What we believe
Today's Problems are Wicked
Wicked problems are challenges so complex they defy easy understanding. There is wide disagreement about the exact nature of the problems, let alone the solutions to them. Unspoken beliefs cause confusion and conflict, and the best-laid plans have unintended consequences. Many of the big issues philanthropy aims to address today – from climate change to poverty to the future of liberal democracy – are classic wicked problems. Solving them will require a willingness to question our own assumptions and an openness to new ideas beyond what we have previously considered.
Ideas Drive the World
Ideas shape how society thinks and acts. New ideas can transform our understanding of complex problems, help identify original solutions, and break through polarization and gridlock by shifting the terms of debate. Ideas also play a critical role in driving markets, informing public policy, and influencing philanthropy. We invest in the development of new paradigms in order to address the most wicked challenges of the 21st century.
Liberal Democracy Matters
We believe in a robust role for government in addressing society’s greatest challenges. The United States government is the largest and most important lever on many of the most wicked problems facing our world, but its effectiveness is being undermined by political polarization, hyperpartisanship, and illiberalism, all of which are amplified by rapid demographic and technological change. The values, norms, and institutions of liberal democracy need to be defended and revitalized so that people can live free and secure lives and government can again play its proper role in helping solve complex challenges.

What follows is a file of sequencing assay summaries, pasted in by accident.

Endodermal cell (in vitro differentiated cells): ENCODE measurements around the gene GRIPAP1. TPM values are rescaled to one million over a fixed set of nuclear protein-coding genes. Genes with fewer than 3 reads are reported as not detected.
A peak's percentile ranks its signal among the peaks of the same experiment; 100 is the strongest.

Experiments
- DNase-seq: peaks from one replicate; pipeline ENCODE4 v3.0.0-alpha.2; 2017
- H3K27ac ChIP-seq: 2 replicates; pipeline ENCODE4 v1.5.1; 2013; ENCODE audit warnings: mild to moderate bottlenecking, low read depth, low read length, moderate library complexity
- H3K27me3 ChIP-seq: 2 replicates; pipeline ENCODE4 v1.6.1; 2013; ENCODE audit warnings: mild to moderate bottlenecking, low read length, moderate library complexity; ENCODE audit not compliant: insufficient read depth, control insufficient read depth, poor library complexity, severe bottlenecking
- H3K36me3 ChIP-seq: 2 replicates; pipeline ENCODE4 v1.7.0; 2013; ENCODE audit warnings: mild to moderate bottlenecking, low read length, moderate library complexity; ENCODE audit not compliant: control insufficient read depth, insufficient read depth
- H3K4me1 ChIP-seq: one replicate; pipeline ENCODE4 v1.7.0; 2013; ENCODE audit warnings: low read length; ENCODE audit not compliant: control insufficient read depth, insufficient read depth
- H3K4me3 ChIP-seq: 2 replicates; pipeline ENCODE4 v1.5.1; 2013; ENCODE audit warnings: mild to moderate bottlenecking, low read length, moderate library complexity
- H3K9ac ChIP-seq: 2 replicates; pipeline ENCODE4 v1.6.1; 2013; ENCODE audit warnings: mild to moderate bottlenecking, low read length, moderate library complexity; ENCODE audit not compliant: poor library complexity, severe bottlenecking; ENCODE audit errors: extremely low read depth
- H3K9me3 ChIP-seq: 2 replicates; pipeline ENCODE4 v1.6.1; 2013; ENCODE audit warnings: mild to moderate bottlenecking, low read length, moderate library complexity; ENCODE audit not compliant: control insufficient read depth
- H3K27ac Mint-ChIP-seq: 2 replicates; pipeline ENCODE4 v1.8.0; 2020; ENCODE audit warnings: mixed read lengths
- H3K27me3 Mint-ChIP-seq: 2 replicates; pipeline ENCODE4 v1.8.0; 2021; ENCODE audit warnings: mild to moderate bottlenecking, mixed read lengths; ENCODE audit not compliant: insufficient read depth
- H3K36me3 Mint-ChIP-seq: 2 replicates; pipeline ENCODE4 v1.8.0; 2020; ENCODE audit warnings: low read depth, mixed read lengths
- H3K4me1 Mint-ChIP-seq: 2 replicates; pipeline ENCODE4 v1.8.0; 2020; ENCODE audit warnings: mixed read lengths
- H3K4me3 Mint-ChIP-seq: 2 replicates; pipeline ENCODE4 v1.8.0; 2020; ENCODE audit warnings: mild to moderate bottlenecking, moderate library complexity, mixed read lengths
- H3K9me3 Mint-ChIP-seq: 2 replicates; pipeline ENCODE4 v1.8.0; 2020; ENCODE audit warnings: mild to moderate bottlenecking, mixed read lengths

We Can Learn from Progress
By most objective measures the world has experienced dramatic progress over the past few centuries. Increasing numbers of people live longer, healthier lives than ever before, with reliable access to basic needs like food and education. A growing number of people have the ability to choose their own destinies – including what they do and who they love. Recognizing this progress does not mean denying the very real challenges that the world faces today, and of course there is nothing inevitable about future progress. But we have much to learn about social change from the successes of the past and we remain conditionally optimistic that human ingenuity, forward-looking policies, and bold philanthropic and social movements will help make tomorrow better than today – just as today is better than yesterday.